On 22 September 1568 Archbishop Matthew Parker wrote to William Cecil informing him of the completion of a new Bible translation. Four hundred and fifty years later, Dr Karen Attar, curator of rare books and university art at Senate House Library, takes a close look at ‘The holie Byble’ through copies held in the library.
September 2018 marks the 450th anniversary of the publication of the Bishops’ Bible, so dubbed because it was, at least in part, translated by English bishops. Less frequently, it has been termed ‘Queen Elizabeth’s Bible’, as the only new Bible translation carried out in England and issued during the reign of Elizabeth I.
Its hallmark is beauty, with a concomitant cost when first published of 27 s.8 d. It was lavishly ornamented with decorative initial letters, title pages with portraits, maps, and other illustrations, such that David Daniell was moved to declare: ‘There is no sixteenth-century English Bible quite so rich, even sumptuous, as this first 1568 Bishops’ Bible’ (The Bible in English: Its History and Influence (2003), p. 344). Meanwhile, William Thomas Whitley went so far as to describe it as ‘the most handsome edition of the Bible that has ever appeared’ (The English Bible under the Tudor Sovereigns (1937), p. 106).
Unfortunately, the quality of the content did not match the Bible’s appearance. Thomas Cranmer wanted the English bishops to produce a complete scholarly and carefully orthodox revision that would be acceptable to the new Church of England authorities. He failed in his endeavour, lamenting that the bishops would complete the task the day after Doomsday.
It was left to his successor but one as Archbishop of Canterbury, Matthew Parker, to lead the process and to undertake more work than any other single reviser, translating Genesis, Exodus, Mathew, Mark, all the Pauline epistles except for 1 Corinthians, and the Letter to the Hebrews, and supplying preliminary editorial matter. Parker’s final list of translators includes three cathedral officers (one prebend and two deans, covering seven books between them).
Possibly some of the bishops allegedly involved in the translation process delegated the work to those better versed in Hebrew and Greek. Some bishops were less conscientious than others. The bishops of Chichester and Norwich lifted the text of their assigned portion, the Apocrypha, directly from the Great Bible of 1540. Overall, the bishops, who were not interested in spreading God’s word in the English tongue, in their amendments wrote poor prose and through inadequate knowledge of the source languages generally marred previous versions: ‘the work of third-rate scholars and second-rate writers’ (Gerald Hammond, 1982).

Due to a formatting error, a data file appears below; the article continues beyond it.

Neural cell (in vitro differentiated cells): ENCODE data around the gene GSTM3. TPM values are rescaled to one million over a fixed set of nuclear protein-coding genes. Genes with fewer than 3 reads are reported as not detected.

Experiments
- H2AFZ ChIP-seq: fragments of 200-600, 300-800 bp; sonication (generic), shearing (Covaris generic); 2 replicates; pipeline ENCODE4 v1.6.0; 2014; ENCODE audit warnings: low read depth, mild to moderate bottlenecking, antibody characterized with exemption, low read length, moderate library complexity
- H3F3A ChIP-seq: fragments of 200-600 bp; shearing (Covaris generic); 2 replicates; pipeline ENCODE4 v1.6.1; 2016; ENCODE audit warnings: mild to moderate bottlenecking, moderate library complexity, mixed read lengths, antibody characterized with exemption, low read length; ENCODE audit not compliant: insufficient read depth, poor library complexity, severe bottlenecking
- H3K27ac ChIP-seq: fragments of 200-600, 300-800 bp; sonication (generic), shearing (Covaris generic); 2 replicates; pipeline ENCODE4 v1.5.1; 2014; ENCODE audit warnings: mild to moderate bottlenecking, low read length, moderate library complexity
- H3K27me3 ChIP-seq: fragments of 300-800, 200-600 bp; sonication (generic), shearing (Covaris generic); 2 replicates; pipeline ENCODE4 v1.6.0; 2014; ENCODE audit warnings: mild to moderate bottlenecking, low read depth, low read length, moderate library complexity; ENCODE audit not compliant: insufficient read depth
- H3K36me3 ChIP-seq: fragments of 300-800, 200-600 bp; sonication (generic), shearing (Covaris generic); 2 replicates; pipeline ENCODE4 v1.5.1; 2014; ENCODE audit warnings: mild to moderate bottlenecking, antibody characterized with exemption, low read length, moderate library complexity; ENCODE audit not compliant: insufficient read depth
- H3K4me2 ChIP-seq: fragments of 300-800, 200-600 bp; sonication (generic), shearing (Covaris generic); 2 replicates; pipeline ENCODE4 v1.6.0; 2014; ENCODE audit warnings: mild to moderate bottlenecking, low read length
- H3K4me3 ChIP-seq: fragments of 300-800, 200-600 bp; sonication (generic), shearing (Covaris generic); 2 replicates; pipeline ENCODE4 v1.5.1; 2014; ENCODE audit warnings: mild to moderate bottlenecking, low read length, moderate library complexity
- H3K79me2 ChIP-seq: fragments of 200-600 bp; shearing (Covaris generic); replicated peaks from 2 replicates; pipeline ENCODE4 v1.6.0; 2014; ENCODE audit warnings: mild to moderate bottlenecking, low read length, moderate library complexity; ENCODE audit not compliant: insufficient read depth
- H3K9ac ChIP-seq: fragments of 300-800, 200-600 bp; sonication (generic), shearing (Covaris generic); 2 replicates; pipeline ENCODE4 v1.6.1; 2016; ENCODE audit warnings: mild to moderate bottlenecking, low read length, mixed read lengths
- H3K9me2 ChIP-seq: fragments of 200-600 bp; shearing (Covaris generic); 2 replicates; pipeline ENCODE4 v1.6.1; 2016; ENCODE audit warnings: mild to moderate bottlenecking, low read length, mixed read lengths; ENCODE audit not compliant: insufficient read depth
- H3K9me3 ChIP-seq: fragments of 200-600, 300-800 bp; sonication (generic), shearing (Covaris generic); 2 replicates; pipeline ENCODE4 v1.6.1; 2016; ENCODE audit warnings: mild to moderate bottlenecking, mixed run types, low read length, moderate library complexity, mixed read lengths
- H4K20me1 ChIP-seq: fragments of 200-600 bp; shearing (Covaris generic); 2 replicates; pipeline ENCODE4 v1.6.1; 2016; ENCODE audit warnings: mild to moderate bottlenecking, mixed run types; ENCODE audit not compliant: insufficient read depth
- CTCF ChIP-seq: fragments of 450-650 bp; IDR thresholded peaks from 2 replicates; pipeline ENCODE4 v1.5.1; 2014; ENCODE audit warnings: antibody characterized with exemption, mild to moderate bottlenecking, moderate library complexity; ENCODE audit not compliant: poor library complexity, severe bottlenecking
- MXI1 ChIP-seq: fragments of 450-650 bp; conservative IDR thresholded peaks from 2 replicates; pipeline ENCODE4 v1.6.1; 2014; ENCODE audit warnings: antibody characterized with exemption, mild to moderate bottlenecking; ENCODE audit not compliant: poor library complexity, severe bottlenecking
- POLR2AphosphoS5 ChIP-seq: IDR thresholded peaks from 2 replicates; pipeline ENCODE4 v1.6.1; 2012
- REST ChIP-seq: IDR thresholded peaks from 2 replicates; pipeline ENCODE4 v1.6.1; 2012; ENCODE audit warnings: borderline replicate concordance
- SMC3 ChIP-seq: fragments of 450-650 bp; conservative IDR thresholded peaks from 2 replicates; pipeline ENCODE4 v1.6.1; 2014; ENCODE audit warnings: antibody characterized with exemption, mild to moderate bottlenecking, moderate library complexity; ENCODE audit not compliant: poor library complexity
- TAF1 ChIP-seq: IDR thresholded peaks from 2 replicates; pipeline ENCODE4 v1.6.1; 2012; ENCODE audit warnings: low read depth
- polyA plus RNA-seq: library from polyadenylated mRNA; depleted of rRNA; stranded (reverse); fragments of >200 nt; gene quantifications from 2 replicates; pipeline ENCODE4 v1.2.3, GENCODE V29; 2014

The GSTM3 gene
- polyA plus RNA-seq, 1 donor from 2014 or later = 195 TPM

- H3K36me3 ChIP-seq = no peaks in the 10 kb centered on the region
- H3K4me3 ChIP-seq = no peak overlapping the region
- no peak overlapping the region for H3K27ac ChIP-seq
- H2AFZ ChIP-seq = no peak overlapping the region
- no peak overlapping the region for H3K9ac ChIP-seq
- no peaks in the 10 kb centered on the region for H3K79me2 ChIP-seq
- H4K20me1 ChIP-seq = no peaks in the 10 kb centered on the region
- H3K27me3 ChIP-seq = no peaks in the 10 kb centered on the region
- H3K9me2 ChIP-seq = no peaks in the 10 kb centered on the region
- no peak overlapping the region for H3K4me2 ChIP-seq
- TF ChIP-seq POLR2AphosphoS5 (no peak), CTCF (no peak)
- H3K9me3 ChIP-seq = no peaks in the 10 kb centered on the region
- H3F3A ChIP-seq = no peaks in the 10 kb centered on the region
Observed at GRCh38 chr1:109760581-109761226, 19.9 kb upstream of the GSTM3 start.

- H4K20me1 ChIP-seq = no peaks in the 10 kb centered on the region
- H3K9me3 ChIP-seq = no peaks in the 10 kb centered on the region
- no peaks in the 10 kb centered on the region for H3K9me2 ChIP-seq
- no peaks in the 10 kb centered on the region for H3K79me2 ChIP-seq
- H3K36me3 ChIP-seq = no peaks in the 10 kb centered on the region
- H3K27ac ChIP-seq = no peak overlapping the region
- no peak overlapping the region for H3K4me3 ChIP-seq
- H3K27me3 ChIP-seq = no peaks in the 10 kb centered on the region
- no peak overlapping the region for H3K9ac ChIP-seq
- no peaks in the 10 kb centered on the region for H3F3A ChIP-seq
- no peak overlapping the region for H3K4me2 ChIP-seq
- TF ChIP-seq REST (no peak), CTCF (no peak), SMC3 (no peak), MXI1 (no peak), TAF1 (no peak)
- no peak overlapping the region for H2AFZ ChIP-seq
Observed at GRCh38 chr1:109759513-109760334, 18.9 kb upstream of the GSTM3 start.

A couple of Parker’s aims were to mark ‘unedifying’ passages, such as genealogies, which should not be read in public, and to sanitise Old Testament words which might offend through ‘lightness or obscenity’. The second edition, of 1572 (left), included scholarly revisions to the New Testament suggested by Giles Lawrence, Professor of Greek at Oxford, and new decorated initials.
Parker wanted the Queen to authorise the Bishops’ Bible as the only one to be used in churches, but she refused to do so. Possibly this was in the awareness that its scholarship was inferior to that of the avowedly Protestant Geneva Bible (1560), and an instruction by the province of Canterbury in 1571 that deans and churchwardens should see that the Bishops’ Bible was in all cathedrals and churches was weakened by the qualification: ‘if it can be done conveniently’.
Thus the Bishops’ Bible ran through only 36 editions between 1568 and 1616 (its final appearance), far fewer than the Geneva Bible. It failed for standard market reasons, because at the time of publication the Geneva version was already in the field and was better and cheaper. Yet it has a significance beyond its worth in that the text of the 1572 Bishops’ Bible was the basis for the King James Bible of 1611.
Senate House Library has two editions of the Bishops’ Bible, the second folio and an early quarto edition, dated tentatively to 1573, which lacks most of the adornment of its folio predecessors. The latter was formerly owned by the businessman and bibliographer Francis Fry (1803-1886), who from about 1850 onwards collected English Bibles and worked on them bibliographically. This copy bears his inscription, from his home of Cotham (Bristol) in May 1880’, and his signed note: ‘This is a rare edition of the Bishops’ Version when perfect. I only know one perfect copy. This has a facsimile title from my copy. This is perfect from the Com. Prayer to the end.’
In a year in which the University of London is celebrating women, the connection to this Bible with Queen Elizabeth as the leading Englishwoman of the day, featured on the title pages of both editions (although the title page of this copy of the 1572 edition is also a facsimile), is especially relevant.
These copies enjoy a second female connection. They are two of 400 or so English and American Bibles and related works acquired by Ethel Mary Wood (1876–1970), the daughter of Quintin Hogg. They jostle for notice in her collection with a mediaeval manuscript, the Geneva, Coverdale and King James Bibles, a facsimile of a tiny pocket Bible taken by Cromwellian soldiers to war, and a commentary on the Ten Commandments printed in 1521 by one of England’s earliest printers, Wynkyn de Worde. Take a look!
Dr Karen Attar is the curator of rare books and university art at Senate House Library, and a research fellow at the Institute of English Studies at the School of Advanced Study, University of London.
Cover image taken from the folio of 1572 B